Copyright 1999 - 2004
Howard D. Dickens
Begin Date June 6, 1999
Ms Scotty Bear El Doggo Dickens


In my earlier years I never paid much attention to
dogs. I knew many people who kept them for pets
or guard dogs. Actually I thought of dog owners as
people who gave affection to a dumb animal while
neglecting millions of children who should be
getting that affection. I got that idea from
reading a book by Billy Sunday, a famous
Evangelist of many years ago. This book was my
grandmother's and that made it gospel to me.
Billy Sunday criticized people who gave attention
to animals when there were so many unloved
children. I admired Billy Sunday and if he said
it and it was in my grandmother's book it must
be true I thought. Case closed.

My Aunt Floy was an example. She and my grand
mother raised my younger brother and me. When I
was in my early teens Aunt Floy got married and
moved into a new house. Aunt Floy was childless.
She adopted a dog. It was one of those little
brown, shorthaired, nervous, loud mouths which
she always carried in her arms like a piece of
fur to keep her hands warm. I remember those big
bug-eyes peering out while that loud mouth barked
at me like I was the original dog devil as the
brown furball snuggled back deeper into Aunt
Floy's bosom. I don't know of anyone in the
family who liked that dog. When Aunt Floy came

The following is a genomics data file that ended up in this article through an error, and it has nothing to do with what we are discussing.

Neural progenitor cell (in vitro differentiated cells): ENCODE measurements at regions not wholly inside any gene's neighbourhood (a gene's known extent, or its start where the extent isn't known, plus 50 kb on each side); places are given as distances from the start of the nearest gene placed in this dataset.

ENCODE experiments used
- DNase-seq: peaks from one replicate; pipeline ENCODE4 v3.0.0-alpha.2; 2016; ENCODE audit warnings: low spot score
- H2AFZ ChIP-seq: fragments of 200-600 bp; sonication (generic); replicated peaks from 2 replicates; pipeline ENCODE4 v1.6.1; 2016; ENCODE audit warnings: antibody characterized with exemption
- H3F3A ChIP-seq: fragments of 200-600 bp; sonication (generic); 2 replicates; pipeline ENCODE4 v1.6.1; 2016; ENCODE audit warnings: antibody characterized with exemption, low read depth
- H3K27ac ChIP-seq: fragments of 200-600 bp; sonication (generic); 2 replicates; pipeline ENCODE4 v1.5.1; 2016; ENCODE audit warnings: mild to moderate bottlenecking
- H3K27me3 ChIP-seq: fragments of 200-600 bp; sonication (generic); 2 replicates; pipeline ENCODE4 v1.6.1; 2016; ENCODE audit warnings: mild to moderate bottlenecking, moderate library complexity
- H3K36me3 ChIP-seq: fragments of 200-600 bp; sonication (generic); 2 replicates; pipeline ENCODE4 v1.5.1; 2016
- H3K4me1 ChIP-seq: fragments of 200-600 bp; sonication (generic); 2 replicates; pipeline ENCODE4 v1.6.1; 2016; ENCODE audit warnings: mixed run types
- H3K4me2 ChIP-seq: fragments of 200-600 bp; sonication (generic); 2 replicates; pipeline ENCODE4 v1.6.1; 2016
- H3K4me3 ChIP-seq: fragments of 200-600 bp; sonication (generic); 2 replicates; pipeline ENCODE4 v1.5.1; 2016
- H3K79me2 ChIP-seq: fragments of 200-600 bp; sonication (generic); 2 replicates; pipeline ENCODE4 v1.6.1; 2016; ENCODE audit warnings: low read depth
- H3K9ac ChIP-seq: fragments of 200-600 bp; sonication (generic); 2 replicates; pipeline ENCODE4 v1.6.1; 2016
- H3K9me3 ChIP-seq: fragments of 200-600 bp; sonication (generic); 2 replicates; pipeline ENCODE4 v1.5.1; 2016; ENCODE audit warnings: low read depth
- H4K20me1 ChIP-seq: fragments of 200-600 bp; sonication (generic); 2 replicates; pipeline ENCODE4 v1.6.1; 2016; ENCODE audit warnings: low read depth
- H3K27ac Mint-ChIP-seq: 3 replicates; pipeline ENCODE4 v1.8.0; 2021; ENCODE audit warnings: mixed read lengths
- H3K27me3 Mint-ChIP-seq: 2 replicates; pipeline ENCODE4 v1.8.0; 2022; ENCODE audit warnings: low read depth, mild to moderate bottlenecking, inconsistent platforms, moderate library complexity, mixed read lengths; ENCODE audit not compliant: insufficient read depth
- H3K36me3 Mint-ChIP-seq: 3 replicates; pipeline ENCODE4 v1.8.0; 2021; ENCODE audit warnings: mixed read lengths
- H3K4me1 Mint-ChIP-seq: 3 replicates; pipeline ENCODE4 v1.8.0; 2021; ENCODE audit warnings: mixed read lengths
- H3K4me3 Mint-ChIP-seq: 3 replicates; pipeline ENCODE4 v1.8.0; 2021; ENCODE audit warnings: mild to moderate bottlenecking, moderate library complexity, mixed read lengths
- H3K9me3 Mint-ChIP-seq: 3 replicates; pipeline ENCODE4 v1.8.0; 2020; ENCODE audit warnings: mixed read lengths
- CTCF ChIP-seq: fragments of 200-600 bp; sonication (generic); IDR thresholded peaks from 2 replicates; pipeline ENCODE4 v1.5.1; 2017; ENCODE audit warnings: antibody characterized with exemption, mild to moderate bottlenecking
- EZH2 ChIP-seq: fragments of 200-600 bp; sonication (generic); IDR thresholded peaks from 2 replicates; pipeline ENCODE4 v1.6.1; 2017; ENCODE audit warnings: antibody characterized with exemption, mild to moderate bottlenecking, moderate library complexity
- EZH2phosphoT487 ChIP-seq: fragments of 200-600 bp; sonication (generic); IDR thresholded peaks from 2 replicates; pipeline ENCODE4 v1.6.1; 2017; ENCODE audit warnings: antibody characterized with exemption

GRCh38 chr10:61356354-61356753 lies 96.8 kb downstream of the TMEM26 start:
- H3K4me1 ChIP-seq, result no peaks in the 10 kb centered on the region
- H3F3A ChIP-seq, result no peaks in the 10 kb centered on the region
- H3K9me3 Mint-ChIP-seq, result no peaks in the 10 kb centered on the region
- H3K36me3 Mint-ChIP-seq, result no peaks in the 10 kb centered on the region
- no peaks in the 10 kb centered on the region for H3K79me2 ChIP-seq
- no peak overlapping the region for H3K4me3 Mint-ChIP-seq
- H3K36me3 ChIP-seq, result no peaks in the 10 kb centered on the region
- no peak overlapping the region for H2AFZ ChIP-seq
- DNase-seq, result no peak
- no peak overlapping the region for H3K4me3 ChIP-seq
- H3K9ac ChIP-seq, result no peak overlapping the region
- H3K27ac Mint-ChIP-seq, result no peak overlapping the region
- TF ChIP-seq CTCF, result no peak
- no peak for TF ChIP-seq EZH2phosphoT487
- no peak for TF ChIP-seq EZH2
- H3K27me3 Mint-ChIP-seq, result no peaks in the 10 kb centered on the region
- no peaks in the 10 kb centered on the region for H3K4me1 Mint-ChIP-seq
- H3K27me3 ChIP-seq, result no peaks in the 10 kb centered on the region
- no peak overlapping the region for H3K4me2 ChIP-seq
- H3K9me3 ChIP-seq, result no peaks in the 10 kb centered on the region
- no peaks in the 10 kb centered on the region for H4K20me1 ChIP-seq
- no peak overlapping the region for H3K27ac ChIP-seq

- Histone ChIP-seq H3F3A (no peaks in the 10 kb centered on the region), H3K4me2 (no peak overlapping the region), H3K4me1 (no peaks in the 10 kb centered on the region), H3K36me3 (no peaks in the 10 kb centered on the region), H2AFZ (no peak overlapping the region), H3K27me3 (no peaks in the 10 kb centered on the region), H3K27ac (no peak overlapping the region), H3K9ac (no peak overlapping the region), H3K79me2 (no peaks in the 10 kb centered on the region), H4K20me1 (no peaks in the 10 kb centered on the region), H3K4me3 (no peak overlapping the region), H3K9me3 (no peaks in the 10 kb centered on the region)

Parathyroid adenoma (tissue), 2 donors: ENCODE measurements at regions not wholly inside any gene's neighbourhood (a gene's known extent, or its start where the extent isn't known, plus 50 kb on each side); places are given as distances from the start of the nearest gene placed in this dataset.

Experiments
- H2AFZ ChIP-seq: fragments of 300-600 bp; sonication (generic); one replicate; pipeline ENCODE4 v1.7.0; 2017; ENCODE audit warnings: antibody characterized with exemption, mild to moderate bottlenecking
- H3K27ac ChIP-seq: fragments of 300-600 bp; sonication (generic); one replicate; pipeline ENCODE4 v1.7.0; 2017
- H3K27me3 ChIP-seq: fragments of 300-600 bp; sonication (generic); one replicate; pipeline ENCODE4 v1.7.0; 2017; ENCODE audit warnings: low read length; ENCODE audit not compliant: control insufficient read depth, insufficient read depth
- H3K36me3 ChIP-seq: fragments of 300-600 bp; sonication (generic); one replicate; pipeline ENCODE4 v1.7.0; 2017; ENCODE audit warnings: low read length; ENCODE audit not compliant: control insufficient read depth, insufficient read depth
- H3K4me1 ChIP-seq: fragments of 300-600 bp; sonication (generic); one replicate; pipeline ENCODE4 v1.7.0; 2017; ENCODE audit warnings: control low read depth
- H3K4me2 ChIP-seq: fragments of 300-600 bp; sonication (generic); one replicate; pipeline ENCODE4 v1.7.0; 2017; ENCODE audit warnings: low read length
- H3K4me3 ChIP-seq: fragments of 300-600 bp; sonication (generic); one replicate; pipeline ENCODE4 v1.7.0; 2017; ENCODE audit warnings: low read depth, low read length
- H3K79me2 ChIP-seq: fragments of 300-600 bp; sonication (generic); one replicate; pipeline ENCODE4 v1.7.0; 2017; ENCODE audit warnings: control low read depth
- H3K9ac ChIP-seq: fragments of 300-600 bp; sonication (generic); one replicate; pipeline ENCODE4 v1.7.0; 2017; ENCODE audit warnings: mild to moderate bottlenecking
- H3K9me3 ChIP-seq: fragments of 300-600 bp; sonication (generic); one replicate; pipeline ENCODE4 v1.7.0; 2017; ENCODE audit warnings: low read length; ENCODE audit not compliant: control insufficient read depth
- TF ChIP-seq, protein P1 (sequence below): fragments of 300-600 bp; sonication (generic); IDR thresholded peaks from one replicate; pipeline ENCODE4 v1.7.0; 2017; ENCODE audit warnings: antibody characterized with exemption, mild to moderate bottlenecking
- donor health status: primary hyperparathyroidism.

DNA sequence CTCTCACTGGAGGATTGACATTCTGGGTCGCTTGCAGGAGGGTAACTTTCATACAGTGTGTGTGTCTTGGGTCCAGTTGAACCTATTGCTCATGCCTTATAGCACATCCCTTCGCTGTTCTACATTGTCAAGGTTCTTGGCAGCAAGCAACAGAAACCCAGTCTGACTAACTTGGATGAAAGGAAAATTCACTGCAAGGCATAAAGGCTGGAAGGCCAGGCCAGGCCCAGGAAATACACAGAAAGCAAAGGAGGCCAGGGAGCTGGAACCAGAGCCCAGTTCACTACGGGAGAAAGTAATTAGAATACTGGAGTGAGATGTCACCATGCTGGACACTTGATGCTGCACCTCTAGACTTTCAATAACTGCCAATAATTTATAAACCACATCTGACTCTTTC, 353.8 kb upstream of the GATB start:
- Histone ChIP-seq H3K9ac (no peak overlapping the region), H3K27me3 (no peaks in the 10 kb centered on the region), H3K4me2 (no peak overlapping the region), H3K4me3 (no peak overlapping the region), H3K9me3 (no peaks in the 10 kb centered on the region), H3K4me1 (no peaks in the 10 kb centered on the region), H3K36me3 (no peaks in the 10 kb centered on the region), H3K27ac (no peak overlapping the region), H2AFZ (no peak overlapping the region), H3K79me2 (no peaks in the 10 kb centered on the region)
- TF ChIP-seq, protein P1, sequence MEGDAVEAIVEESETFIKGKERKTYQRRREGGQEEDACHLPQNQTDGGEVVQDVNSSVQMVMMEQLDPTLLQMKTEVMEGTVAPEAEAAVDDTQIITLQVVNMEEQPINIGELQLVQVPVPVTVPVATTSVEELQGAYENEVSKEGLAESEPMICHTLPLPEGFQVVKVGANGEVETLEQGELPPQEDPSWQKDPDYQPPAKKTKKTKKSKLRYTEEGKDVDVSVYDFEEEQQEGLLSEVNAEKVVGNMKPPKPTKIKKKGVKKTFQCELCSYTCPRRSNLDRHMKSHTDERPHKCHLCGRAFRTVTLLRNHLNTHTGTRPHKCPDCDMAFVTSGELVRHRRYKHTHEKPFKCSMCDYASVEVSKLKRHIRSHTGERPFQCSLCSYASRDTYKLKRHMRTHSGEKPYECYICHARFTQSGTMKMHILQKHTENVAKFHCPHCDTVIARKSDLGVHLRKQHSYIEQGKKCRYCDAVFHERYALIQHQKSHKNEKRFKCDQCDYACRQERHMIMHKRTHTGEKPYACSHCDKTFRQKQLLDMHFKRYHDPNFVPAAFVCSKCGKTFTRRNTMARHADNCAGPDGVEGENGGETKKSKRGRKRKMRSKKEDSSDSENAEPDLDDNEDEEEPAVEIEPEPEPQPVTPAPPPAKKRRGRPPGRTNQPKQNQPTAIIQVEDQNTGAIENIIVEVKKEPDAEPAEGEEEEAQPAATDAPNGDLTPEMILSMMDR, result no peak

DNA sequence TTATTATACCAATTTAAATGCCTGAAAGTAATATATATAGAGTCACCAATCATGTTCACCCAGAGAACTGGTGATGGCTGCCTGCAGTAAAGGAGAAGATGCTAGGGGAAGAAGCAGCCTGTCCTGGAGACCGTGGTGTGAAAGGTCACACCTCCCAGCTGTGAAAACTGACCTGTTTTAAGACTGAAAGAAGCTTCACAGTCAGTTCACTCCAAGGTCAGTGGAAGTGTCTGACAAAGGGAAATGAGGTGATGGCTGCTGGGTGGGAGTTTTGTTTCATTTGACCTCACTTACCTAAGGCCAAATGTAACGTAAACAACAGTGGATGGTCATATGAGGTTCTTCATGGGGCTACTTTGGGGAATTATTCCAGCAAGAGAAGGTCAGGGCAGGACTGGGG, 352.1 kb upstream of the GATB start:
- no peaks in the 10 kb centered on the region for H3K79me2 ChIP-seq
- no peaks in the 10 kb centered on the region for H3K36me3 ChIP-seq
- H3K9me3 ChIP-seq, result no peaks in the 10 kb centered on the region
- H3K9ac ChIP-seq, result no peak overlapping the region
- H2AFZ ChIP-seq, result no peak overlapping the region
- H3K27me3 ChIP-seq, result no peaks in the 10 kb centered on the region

to visit, people would say, "Here comes that
obnoxious dog again." I always thought my aunt
should have read Billy Sunday's book of sermons.

Years passed. I married, had children, divorced,
and one day I found myself remarried to a lady
named Sarah who often spoke of her deepest
heartache: a little dog who had been her constant
companion for many years and whom she had watched
die. She couldn't say much about this without
crying so it wasn't a subject for discussion. I
would just listen and wonder.

Sarah had a dog when we married. A big black
whatchamacallit. She was very fond of this living
garbage disposal and he accompanied us on a
trip to South Texas in a motor home. One night
we parked on South Padre Island to rest beside
the ocean. I had dozed off to sleep when the
police banged on the door. I opened the door and
two large policemen ordered us out of the area
because it was closed for the night. We decided
to head back toward TN. I was driving and I
decided to stop in Galveston for gas at about two
o'clock in the morning. Sarah was going to walk
the dog. But there was no dog. There aren't many
hiding places in a motor home for a big fleabag
and we hadn't stopped anywhere since leaving
South Padre Island. She demanded that we go back
and find the dog. It would take hours to retrace
those miles. I protested, "Hey, it's only a dog.
You want to drive all that way to look for a dog?"
She did. And we did.

There wasn't a dog to be found on South Padre
Island. We looked everywhere, asked many people.
No dog. Finally we had to give up or take up
residency so we headed back to TN. My wife was
crushed. I didn't understand. I told her we
could pick up another dog anywhere. She replied
that she never wanted another dog. Never again.
I didn't understand.

One day in 1981 I was sitting at the typewriter,
practicing. I typed the usual exercises and then
I began to ad lib a little. I typed, "Where is